It usually happens heading into a city.
Everyone wants in at the same time.
Artists, for centuries, have lined up—
laying on the horn, trying to be heard
over the revving of one another’s engines.
Occasionally, in traffic—a car will swing out
onto the shoulder, zipping to the exit.
Artists, for centuries, have followed one another;
One innovator after the next;
Clamoring to claim credit.
One car, ahead in the pack, notices in its rearview—
the car approaching on the shoulder.
Foresight and hindsight well in hand, this car
swings out— cutting off the long line coming.
Soon, the gravely shoulder and the exit
are congested, crowded— and a tiny car notices
the express lanes are clear for travel again.
Artists, for centuries, have swerved in and out
from tradition. Driving away—
and steering back in.
Soon, the shoulder is bare. And there is traffic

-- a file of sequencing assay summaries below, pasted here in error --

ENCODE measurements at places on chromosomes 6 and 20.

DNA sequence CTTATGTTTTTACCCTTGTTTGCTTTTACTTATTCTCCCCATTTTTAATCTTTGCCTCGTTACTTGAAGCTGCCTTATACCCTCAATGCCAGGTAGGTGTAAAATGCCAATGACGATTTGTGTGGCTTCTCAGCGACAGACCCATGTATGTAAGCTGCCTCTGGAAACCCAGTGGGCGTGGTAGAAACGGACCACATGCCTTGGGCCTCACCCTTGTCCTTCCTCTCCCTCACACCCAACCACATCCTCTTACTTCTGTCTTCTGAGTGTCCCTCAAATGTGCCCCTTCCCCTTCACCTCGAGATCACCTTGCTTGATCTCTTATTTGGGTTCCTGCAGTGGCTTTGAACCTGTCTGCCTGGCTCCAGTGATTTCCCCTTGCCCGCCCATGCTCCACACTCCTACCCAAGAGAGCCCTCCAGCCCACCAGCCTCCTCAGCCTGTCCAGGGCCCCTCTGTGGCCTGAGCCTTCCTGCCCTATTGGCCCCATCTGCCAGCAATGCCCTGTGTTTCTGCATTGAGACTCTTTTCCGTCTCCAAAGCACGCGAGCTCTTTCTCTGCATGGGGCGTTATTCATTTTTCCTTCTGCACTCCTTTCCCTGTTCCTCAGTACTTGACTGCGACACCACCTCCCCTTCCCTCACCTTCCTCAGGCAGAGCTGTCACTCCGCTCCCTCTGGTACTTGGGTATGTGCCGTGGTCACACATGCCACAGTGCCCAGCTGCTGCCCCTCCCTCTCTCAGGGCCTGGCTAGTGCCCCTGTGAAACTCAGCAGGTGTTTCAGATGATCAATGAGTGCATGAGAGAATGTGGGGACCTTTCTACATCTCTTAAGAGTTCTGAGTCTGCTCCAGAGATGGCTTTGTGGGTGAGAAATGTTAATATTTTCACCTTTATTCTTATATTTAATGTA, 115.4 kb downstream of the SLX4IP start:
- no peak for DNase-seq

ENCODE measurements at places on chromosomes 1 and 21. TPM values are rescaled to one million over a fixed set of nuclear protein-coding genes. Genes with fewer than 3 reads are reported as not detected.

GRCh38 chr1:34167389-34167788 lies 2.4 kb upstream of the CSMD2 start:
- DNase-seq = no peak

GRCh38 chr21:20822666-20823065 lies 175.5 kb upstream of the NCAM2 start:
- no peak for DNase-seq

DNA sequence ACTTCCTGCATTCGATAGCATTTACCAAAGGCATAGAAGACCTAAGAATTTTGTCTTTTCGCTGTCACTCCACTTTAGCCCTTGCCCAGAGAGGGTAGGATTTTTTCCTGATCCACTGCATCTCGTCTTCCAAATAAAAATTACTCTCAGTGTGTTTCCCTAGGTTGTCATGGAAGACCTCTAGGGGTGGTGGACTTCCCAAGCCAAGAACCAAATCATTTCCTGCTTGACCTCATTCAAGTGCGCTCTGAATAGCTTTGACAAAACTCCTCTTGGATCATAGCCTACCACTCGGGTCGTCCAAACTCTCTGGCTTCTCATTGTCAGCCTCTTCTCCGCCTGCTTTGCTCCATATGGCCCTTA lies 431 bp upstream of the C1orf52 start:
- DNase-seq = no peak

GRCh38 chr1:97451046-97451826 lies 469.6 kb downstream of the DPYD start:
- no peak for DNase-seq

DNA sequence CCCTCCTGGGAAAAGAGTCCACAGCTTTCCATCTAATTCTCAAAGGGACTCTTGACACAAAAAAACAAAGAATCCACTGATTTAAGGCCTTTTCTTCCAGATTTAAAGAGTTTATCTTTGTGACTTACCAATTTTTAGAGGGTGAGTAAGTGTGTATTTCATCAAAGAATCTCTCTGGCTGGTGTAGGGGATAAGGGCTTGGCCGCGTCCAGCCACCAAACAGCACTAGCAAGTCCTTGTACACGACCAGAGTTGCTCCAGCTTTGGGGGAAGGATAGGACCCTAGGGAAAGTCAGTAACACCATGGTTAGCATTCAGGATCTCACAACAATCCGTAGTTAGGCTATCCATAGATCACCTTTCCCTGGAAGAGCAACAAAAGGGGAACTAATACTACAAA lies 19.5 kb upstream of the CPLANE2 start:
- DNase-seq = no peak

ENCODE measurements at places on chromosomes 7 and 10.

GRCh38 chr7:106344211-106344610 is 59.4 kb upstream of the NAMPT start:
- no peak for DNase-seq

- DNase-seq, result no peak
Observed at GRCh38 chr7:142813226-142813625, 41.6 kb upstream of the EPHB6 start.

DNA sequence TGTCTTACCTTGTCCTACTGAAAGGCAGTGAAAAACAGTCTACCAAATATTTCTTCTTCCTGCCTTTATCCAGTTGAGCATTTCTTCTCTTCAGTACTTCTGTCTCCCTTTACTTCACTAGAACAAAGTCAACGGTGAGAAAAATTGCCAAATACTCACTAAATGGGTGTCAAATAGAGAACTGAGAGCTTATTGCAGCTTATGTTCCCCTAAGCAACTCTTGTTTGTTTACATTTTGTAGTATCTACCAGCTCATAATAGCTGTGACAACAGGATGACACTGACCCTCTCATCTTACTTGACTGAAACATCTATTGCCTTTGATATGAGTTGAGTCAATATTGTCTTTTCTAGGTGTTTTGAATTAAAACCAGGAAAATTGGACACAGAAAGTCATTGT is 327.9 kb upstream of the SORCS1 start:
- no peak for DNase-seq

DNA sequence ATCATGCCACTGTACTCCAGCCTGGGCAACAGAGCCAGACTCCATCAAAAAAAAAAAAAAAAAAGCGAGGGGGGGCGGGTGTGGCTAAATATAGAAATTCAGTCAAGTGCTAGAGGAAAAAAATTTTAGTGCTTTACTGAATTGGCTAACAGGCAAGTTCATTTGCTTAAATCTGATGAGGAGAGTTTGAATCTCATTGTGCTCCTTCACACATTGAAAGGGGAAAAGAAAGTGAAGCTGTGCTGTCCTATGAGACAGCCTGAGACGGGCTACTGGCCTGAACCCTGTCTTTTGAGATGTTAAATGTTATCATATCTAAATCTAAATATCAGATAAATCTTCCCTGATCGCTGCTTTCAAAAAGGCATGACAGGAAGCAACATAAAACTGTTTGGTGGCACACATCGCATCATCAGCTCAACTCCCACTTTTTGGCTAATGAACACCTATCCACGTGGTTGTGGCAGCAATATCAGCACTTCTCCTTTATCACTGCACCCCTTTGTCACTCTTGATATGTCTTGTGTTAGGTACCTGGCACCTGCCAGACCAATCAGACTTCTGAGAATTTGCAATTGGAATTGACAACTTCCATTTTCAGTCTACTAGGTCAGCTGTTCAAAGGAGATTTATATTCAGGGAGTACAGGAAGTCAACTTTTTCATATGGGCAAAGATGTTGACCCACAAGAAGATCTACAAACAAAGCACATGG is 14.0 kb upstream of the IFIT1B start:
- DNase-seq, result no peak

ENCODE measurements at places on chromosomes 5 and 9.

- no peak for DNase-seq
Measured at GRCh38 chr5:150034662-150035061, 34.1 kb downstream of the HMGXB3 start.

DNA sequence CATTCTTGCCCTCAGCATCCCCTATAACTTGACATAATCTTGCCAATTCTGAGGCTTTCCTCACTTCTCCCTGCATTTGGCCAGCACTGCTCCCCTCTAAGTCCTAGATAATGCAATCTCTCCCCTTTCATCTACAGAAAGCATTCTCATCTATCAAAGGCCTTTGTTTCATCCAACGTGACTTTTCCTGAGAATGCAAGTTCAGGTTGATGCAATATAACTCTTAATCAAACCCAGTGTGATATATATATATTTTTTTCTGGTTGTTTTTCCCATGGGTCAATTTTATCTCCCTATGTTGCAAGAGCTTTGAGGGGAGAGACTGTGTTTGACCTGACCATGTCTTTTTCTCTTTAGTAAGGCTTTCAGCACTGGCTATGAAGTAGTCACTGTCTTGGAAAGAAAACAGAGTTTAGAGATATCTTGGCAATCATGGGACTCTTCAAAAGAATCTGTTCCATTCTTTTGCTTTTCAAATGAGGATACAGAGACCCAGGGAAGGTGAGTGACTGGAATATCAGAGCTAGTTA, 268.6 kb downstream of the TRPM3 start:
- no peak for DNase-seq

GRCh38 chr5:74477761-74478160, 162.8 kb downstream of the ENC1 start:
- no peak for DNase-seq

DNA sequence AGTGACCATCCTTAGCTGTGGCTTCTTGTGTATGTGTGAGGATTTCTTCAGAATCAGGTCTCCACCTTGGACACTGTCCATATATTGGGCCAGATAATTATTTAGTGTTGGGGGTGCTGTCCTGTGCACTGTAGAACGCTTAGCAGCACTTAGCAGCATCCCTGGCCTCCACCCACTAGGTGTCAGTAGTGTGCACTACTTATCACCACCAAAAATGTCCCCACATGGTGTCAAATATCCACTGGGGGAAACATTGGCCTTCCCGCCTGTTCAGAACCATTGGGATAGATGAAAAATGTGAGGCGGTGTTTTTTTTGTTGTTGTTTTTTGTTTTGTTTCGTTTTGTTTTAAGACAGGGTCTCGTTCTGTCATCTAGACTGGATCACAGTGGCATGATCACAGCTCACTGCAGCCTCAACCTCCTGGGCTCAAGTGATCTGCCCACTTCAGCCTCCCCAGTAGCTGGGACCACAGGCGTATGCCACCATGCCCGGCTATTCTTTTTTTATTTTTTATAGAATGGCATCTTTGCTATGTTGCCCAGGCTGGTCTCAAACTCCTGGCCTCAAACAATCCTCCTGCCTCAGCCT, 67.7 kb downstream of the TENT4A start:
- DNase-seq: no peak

on the blacktop again— until another car
weaves back over— and the others fall in line.
Artists, for centuries, have flocked toward the big cities.
And it goes on like this. Eventually, after a long enough wait—
everyone gets in. But now, it’s a question of where to park?
And by the time you get where you’re going,
you’ll be lucky if your name is still on the list.
And even if it is, the kitchen is closed.
But the bartender is friendly and will pour you a drink
if you tell him your story.
This is why artists, for centuries, have starved standing in lines;
Waiting their turn and dying to be famous.
Car wrecks on the expressway
typically get some headlines
and plenty of rubbernecks, lined up,
waiting in the traffic of their own design.